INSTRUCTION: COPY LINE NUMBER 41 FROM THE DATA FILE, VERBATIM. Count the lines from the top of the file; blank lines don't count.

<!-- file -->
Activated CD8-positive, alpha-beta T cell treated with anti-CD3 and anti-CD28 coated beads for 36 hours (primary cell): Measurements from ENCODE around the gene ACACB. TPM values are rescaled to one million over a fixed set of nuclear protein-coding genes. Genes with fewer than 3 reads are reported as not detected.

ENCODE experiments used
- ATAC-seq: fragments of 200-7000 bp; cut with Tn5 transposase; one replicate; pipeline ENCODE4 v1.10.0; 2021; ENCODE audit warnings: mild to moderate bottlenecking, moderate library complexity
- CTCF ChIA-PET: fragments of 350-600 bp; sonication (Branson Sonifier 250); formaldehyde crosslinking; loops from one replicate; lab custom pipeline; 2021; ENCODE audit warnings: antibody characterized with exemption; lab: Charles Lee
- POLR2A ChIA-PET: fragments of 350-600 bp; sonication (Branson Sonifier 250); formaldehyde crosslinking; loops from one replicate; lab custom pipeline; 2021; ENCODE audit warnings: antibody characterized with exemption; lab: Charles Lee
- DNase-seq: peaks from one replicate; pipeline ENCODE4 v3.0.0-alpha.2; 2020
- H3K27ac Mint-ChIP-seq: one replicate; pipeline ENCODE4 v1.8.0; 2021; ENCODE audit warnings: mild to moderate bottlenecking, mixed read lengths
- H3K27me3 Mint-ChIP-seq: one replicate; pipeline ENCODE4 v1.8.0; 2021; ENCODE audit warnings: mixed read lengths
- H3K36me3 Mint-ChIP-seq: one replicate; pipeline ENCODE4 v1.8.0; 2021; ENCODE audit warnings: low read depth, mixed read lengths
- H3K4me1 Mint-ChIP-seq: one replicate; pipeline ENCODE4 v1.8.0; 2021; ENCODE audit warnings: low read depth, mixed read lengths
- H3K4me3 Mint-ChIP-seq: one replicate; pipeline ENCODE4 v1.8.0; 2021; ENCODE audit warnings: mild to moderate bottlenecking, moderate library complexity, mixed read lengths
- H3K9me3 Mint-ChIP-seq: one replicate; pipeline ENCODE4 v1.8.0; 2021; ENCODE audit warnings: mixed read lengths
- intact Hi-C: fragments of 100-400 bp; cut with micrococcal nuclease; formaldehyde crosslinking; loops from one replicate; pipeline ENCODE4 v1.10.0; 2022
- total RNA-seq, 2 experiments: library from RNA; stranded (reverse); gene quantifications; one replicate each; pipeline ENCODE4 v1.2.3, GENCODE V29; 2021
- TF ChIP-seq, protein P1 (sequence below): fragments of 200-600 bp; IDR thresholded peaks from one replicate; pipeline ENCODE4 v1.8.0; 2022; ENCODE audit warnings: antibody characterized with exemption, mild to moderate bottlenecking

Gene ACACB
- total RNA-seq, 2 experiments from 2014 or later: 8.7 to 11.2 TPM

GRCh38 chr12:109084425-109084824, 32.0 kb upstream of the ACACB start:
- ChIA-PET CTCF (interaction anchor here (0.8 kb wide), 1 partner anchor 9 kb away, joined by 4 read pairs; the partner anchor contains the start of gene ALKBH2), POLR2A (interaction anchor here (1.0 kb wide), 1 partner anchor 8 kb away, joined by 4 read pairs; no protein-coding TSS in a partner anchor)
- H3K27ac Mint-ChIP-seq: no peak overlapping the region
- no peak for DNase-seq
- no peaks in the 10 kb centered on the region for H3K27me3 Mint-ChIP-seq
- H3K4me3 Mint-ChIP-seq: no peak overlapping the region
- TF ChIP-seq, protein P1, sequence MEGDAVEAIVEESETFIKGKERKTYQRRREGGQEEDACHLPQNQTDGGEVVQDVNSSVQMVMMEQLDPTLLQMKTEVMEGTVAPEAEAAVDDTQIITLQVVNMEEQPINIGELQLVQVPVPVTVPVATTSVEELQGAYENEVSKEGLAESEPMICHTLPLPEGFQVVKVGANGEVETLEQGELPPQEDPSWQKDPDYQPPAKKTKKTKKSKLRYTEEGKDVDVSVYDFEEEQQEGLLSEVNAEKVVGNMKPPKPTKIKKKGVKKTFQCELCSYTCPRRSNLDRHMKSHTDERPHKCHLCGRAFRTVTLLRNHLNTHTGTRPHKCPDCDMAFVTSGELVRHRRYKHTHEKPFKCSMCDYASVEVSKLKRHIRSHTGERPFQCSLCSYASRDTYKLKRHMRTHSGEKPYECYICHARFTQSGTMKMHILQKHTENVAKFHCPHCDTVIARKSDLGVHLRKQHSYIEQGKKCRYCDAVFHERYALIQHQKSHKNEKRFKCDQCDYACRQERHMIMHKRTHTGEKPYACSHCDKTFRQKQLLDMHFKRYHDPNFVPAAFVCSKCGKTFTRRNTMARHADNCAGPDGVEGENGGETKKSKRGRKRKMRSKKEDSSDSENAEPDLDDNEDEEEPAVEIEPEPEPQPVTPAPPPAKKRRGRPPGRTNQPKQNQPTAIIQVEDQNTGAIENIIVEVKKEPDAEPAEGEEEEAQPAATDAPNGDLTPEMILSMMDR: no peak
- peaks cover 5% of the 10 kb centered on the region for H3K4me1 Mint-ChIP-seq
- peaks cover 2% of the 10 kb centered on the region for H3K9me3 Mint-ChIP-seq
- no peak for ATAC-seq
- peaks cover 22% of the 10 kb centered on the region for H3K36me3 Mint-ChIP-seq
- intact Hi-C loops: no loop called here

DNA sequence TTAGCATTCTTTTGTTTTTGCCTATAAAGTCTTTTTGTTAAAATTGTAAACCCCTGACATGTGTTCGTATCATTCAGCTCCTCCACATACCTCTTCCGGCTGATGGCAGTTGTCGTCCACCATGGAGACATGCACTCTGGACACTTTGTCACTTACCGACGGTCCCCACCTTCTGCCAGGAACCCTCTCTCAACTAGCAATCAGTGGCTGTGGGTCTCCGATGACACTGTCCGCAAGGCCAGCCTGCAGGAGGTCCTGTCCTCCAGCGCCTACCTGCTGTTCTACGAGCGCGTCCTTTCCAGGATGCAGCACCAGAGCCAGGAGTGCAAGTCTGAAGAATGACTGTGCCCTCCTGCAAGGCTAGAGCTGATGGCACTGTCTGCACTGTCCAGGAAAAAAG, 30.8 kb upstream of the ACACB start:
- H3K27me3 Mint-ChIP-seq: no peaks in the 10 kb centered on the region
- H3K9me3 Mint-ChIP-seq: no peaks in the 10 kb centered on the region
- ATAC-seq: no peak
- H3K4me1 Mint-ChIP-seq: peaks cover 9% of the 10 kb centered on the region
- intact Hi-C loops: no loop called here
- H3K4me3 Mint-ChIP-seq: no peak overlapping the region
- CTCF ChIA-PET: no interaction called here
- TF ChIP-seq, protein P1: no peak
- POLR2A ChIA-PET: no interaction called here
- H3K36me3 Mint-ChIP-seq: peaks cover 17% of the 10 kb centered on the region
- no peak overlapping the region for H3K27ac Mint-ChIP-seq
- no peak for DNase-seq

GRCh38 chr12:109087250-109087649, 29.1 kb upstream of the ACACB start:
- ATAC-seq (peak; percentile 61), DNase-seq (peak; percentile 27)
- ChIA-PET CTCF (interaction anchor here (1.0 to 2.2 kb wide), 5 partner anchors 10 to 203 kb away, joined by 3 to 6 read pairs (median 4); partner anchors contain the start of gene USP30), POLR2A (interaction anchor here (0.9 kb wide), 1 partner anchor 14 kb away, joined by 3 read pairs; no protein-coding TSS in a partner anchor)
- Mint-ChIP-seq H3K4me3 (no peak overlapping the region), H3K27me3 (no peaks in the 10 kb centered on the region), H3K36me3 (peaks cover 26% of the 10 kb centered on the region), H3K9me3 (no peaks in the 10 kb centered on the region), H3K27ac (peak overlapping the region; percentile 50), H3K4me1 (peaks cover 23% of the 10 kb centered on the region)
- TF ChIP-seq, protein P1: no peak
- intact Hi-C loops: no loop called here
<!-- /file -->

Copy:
- no peak overlapping the region for H3K27ac Mint-ChIP-seq